A handful of games out of 162 doesn’t mean a whole lot, but it sure would be nice to build some momentum out of the gate. Coming home to open with a more encouraging record than last year’s 0-3 is obviously important. In recent years Texas has made a bad habit out of starting poorly, which can’t be good for morale and certainly takes the wind out of the fan base. Last year it was a 10-win April. In 2006, the team got off to a 1-5 start. In 2005, Texas was over .500 (10-9) for one day in April.
The Rangers’ 0-2 start in 2004 was quickly forgotten when they went on a tear late in the month and, starting April 24, would spend 11 straight days in first, sitting atop the division at some point in every month of the season until September and finishing with 89 wins. April wasn’t the club’s best month in 2004, but it set a tone and Texas would have a losing record only in July (13-14) (if you lump October’s three games in with September). April does mean something to a team that isn’t expected to win.
Friday’s trip to Oklahoma City will be more than a one-night stand for Jarrod Saltalamacchia, Frankie Francisco, Kameron Loe, Kevin Mench, and Jason Ellison, and for Luis Mendoza as well, and while Mendoza’s assignment to the RedHawks to start the season comes as no surprise, the manner in which it will happen is a bit different from what was expected. A blister on the right middle finger will park Mendoza on the disabled list to start the season, but he’s still expected to return to Arlington to start against the Blue Jays on April 12, the first time that the fifth starter will be needed. There’s actually some potential benefit to Texas this way — by sending Mendoza to Oklahoma on a rehab assignment for the first 12 days of the season, that’s 12 days that won’t count toward the 20 days on the farm in 2008 that would exhaust an option.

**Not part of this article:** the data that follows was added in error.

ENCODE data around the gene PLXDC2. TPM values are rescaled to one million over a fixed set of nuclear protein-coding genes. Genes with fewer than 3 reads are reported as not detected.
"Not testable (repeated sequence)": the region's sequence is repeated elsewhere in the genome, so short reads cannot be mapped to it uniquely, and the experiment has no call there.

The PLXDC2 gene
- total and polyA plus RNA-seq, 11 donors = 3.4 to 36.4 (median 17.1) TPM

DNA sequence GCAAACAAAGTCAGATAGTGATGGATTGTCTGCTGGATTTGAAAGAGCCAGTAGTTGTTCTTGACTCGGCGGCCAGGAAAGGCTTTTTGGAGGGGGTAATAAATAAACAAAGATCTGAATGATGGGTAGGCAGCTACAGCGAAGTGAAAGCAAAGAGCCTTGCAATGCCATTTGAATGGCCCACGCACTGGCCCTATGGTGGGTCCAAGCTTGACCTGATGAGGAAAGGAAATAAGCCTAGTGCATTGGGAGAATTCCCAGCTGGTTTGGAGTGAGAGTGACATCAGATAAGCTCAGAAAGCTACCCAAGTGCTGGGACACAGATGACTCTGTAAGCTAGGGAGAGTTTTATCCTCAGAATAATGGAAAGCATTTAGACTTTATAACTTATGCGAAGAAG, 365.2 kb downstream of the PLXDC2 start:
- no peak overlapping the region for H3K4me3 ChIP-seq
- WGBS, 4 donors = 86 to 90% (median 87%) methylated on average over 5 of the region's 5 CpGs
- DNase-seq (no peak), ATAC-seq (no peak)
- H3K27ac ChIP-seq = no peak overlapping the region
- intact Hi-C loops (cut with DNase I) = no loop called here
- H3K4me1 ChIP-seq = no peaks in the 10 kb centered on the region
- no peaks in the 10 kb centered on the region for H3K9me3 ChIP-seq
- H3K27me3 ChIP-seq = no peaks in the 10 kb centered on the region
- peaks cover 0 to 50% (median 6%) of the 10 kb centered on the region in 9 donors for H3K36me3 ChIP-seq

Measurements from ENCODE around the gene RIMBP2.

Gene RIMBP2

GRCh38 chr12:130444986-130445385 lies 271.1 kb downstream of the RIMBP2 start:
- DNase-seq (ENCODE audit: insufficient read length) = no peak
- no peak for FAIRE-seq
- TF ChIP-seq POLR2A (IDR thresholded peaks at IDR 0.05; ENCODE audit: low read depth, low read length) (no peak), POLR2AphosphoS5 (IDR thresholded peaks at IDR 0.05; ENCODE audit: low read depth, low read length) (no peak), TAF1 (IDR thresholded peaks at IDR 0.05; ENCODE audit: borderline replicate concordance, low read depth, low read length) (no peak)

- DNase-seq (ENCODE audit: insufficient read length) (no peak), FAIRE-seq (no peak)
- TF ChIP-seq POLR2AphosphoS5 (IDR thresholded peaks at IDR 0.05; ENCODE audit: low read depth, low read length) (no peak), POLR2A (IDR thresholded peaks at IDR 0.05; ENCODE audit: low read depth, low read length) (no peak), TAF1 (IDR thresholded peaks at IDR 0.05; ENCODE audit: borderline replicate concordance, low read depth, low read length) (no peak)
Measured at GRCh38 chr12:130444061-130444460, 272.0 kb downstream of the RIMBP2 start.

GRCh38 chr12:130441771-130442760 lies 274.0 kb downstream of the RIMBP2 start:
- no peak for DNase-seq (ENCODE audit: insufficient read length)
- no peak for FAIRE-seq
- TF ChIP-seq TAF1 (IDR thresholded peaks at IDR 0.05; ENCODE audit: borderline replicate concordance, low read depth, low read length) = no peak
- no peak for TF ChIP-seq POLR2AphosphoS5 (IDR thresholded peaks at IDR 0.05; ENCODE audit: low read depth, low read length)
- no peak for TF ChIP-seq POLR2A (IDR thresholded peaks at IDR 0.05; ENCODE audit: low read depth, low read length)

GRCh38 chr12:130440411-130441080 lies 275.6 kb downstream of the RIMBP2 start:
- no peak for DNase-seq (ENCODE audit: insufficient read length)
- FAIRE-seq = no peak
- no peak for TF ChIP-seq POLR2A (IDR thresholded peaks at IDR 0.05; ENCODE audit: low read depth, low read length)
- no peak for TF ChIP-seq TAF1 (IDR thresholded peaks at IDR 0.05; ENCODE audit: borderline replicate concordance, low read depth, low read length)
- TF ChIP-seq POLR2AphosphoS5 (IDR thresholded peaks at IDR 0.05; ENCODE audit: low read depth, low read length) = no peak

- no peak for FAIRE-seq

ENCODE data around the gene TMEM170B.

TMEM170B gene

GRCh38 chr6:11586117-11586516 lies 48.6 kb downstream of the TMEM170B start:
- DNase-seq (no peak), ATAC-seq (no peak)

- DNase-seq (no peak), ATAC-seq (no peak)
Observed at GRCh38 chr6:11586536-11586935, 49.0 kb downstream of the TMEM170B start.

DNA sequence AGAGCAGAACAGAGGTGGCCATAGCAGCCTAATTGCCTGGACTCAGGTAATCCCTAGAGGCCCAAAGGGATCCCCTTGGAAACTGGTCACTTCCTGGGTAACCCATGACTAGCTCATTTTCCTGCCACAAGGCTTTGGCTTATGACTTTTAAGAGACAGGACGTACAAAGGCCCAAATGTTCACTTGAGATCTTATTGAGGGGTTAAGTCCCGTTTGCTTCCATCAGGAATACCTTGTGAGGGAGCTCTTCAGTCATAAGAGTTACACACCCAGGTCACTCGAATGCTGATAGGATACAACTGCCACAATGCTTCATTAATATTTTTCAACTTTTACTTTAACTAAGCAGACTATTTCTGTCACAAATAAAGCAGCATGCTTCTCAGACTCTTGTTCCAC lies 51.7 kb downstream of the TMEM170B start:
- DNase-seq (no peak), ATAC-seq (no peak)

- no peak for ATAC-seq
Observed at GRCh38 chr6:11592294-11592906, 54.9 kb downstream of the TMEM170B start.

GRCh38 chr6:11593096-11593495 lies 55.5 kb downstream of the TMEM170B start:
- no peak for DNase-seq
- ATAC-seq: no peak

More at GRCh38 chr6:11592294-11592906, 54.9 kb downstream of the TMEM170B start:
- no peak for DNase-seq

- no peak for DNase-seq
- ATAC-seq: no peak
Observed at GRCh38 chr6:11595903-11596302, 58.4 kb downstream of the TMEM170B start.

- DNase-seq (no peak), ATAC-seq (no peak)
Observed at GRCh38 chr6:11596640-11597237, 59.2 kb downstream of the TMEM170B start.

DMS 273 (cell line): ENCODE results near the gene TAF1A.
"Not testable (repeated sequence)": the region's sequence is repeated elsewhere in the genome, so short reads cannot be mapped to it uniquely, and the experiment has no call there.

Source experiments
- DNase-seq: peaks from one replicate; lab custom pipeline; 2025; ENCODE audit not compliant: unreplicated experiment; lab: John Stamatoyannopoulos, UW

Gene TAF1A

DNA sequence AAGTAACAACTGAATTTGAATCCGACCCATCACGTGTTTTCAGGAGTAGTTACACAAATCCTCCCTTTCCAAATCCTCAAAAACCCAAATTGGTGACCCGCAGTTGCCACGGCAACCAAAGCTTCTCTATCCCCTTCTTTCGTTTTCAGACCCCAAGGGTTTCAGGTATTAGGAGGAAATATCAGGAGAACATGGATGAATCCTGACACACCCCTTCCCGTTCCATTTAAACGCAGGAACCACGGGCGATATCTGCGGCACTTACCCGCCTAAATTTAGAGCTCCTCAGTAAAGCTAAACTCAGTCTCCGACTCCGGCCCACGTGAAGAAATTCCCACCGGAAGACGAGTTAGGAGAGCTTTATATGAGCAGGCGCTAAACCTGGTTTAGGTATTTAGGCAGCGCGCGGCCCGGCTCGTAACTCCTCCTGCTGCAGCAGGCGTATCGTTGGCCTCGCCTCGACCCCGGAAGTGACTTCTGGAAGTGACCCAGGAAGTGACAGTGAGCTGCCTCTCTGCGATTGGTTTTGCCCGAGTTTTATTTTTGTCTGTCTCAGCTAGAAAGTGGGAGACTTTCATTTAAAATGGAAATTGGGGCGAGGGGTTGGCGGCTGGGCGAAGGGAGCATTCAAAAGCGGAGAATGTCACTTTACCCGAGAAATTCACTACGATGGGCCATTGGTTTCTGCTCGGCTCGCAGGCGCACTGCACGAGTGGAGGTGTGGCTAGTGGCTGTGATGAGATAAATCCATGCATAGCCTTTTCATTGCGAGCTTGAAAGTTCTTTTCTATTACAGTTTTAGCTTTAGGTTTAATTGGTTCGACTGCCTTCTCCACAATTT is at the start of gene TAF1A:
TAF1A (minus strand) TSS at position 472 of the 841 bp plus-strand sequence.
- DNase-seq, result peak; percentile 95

The pronouncement yesterday that Josh Rupe nailed down a bullpen spot (on the strength of allowing just two earned runs in his last eight Cactus League innings, spanning six appearances) leaves Robinson Tejeda (who is out of options) and Wes Littleton (who has one left) vying for the final spot on the pitching staff. Keep in mind, however, that a reliever will end up being dropped when Mendoza is activated April 12, which almost certainly means that Littleton (if he makes the club) or Rupe will return to AAA at that time, since Tejeda and Franklyn German and Jamey Wright have no options.
According to the Fort Worth Star-Telegram, Nelson Cruz will be designated for assignment today, while the transactions wire indicated that that happened on Tuesday. The distinction isn’t critical; whenever the move is or was made, the Rangers will have 10 days from that point to trade Cruz or attempt to slide him through waivers in an effort to outright his contract to Oklahoma (a move that he wouldn’t be able to refuse since it would be his first outright). Seems unlikely that he would clear.